Saving the earth, one lawn mower at a time

It turns out electric lawn mowers are better for the environment and would take some hassle from my schedule.

I have a small yard, with a lot of shade – depending on the weather, I only really need to mow every two to three weeks. When I bought the house, it seemed silly to buy a new lawn mower for such a small yard, so I accepted a hand-me-down instead. The hand-me-down has always been hard to start, and now no amount of cord pulling seems to help.

What could be wrong? Simple. It could be bad gas, old gas, water in the gas tank, sediment in the fuel filter or the bottom of the tank, a gummed up carburetor, not enough air, too much air, a dirty (or just dead) spark plug, a problem in the ignition system, or it could need an oil change. Of course I should have done more regular oil changes, changed the filters, and drained the gas before last winter.

Add to all that the time I spend pushing this loud, heavy thing around and this does not sound like an appropriate amount of effort for my tiny, wimpy lawn. Buying a new gas-powered mower will only alleviate the immediate problem, not the gas, oil, filter, etc., hassles.

And guess what? Gas-powered lawn mowers are horrible polluters! Apparently cutting for one hour is about the same as driving for 100 miles! I have a hippy-treehugger hybrid, so I can probably drive two hundred miles on that emissions budget. There have been moves to add pollution controls to small engines, but they are often blocked by industry lobbyists, or valiant crusaders against evil regulatory expansionism, depending on your point of view. I'm always interested in living more efficiently, so I think it's worth considering.

Let's add this up:

Things I like/don't mind:

  1. Being outside, even if it's cold.
  2. Walking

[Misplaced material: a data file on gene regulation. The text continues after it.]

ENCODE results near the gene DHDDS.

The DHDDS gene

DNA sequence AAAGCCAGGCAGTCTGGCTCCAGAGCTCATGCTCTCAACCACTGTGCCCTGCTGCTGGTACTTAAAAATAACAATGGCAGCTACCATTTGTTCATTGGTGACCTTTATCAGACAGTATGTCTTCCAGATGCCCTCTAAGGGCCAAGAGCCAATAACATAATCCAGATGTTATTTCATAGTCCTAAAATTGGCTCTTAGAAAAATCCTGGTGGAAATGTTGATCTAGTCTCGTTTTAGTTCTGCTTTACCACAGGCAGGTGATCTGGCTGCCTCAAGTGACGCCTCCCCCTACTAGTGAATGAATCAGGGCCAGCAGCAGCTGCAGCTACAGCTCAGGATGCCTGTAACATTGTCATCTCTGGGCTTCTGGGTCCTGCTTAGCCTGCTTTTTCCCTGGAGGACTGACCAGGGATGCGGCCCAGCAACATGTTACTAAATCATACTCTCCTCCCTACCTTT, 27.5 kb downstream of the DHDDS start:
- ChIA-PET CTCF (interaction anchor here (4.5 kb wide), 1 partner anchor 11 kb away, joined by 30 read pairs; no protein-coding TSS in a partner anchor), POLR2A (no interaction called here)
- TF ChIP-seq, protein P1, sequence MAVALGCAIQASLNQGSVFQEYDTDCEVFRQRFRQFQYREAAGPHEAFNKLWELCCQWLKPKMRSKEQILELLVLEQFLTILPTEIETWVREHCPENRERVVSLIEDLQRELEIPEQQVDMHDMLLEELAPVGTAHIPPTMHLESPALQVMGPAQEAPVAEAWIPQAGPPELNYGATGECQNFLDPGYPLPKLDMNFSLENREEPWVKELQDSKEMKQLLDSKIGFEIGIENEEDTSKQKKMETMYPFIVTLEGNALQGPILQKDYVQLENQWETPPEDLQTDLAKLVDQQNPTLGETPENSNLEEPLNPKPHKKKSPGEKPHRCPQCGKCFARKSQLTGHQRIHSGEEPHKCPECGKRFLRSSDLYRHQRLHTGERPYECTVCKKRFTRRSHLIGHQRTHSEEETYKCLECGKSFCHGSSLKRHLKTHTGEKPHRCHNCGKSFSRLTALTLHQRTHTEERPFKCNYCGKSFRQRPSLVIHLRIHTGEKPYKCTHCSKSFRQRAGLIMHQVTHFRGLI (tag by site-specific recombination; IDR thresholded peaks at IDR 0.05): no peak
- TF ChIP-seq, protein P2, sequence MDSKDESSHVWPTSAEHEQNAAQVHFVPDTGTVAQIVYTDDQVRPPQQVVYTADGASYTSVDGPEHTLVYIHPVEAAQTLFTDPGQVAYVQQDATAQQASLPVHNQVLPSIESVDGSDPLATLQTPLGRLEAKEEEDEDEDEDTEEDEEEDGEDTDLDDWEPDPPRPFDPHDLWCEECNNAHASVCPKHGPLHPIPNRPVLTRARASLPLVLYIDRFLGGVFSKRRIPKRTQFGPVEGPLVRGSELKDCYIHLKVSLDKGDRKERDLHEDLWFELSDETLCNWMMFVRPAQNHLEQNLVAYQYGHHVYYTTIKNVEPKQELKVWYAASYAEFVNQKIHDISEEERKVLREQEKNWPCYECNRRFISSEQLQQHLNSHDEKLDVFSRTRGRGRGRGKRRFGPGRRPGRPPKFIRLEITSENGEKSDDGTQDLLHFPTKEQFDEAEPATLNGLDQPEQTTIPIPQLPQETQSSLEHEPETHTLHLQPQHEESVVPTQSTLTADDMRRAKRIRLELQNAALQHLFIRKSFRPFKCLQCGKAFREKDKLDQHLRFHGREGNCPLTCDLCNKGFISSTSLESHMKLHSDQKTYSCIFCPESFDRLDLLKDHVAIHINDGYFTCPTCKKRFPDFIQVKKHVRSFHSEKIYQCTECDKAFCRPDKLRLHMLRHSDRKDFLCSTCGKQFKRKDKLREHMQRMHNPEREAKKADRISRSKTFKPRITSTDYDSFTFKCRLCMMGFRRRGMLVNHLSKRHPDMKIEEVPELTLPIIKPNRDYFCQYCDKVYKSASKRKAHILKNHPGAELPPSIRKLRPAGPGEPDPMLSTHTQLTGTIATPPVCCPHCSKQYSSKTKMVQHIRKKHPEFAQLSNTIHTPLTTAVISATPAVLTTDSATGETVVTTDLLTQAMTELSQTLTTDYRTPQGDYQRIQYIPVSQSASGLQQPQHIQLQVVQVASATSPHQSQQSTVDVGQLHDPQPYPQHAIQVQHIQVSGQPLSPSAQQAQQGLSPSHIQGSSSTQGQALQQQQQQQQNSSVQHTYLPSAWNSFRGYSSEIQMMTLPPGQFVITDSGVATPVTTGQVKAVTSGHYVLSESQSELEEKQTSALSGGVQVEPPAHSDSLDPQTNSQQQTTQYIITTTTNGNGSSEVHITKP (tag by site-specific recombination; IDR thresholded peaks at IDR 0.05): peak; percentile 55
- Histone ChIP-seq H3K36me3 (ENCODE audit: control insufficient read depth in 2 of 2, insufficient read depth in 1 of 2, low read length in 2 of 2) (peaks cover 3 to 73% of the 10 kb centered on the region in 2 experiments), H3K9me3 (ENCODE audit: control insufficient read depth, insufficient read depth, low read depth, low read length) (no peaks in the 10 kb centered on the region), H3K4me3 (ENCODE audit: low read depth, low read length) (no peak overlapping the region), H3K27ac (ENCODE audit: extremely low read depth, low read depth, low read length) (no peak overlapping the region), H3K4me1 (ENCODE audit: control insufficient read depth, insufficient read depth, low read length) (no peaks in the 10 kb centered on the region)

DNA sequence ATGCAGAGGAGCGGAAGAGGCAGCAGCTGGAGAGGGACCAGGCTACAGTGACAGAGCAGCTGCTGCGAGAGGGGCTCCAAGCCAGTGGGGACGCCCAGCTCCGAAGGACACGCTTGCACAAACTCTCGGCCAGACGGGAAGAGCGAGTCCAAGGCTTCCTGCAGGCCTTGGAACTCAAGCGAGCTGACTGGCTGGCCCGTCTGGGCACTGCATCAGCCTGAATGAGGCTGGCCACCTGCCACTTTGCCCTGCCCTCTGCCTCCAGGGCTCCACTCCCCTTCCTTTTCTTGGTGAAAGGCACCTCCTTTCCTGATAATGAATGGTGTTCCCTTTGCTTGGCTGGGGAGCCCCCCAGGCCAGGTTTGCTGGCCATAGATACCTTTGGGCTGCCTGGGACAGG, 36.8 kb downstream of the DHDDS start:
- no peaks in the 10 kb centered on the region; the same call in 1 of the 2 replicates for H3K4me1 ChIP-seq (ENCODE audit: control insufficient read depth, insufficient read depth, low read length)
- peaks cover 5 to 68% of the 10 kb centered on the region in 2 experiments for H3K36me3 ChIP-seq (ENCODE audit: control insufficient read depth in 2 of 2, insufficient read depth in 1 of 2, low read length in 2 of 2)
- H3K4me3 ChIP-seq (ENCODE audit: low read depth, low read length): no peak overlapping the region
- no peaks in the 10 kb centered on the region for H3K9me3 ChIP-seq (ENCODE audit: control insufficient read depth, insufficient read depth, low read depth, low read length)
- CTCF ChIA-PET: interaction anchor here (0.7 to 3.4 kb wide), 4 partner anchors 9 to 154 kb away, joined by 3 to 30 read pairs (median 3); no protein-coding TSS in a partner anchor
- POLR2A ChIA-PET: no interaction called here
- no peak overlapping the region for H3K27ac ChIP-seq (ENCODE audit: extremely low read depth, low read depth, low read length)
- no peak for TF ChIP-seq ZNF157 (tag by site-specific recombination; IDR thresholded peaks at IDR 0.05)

3. Pushing things

Things I don't like:

  1. Adding maintenance of some device to my already busy schedule
  2. Polluting, apparently much more than I would have guessed
  3. Pulling and pulling and pulling and goddamn you why won't you start!

As I see it, I have three options:

  1. A manual push mower, just like grandpa used to have. Apparently modern reel mowers are not like grandpa's, since they are light and easy to use in many yards.
  2. A corded electric mower, just like that one neighbor used to have in the 80s. Corded mowers are apparently about as good as gas mowers with the drawback being the cord.
  3. A battery-powered mower. Although they don't last long enough for big lawns (not a problem for me), there are even robot models available.

I haven't had a chance to really look into manual reel mowers, but I did a little searching about electric mowers and came up with some ideas.

Anyone have first-hand experience with these, or other manual and electric mowers? I might even buy one just for the emissions savings, I'm that lame. But it sounds like any of the choices above would be more convenient, too. Let me know what you think in the comments below.

  1. Option 4 – Have a really great brother around to take care of your yard for you. That seemed to work pretty well for a while; what happened?

    Ryan M
    October 15th, 2006 at 10:06 pm
  2. That’s harsh, Ryan M.

    S. H. Skuld
    October 16th, 2006 at 9:07 pm
  3. Dude, you need a goat.

    October 17th, 2006 at 8:55 pm
  4. Have you thought about getting a used RL800? They can be had for about $500. I sell and repair the Robomower and Lawnbott mowers at I don’t actually carry the RL500 to RL800 units, but they work great. If you find one you are interested in email me and I will give you a list of questions to ask.